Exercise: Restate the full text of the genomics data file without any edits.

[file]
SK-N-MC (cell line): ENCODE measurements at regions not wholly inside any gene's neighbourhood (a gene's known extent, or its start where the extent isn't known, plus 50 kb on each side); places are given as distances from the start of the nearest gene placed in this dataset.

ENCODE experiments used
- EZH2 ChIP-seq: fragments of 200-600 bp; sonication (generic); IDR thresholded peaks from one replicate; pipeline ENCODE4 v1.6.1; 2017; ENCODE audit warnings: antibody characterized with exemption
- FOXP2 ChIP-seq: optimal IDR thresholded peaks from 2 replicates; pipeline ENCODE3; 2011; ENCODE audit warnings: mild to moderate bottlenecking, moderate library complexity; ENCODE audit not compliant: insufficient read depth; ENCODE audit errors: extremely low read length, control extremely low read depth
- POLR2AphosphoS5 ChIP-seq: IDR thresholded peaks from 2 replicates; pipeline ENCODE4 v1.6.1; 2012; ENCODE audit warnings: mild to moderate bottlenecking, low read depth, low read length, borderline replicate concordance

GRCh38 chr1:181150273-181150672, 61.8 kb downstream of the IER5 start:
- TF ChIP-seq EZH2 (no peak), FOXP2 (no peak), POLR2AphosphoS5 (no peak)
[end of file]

SK-N-MC (cell line): ENCODE measurements at regions not wholly inside any gene's neighbourhood (a gene's known extent, or its start where the extent isn't known, plus 50 kb on each side); places are given as distances from the start of the nearest gene placed in this dataset.

ENCODE experiments used
- EZH2 ChIP-seq: fragments of 200-600 bp; sonication (generic); IDR thresholded peaks from one replicate; pipeline ENCODE4 v1.6.1; 2017; ENCODE audit warnings: antibody characterized with exemption
- FOXP2 ChIP-seq: optimal IDR thresholded peaks from 2 replicates; pipeline ENCODE3; 2011; ENCODE audit warnings: mild to moderate bottlenecking, moderate library complexity; ENCODE audit not compliant: insufficient read depth; ENCODE audit errors: extremely low read length, control extremely low read depth
- POLR2AphosphoS5 ChIP-seq: IDR thresholded peaks from 2 replicates; pipeline ENCODE4 v1.6.1; 2012; ENCODE audit warnings: mild to moderate bottlenecking, low read depth, low read length, borderline replicate concordance

GRCh38 chr1:181150273-181150672, 61.8 kb downstream of the IER5 start:
- TF ChIP-seq EZH2 (no peak), FOXP2 (no peak), POLR2AphosphoS5 (no peak)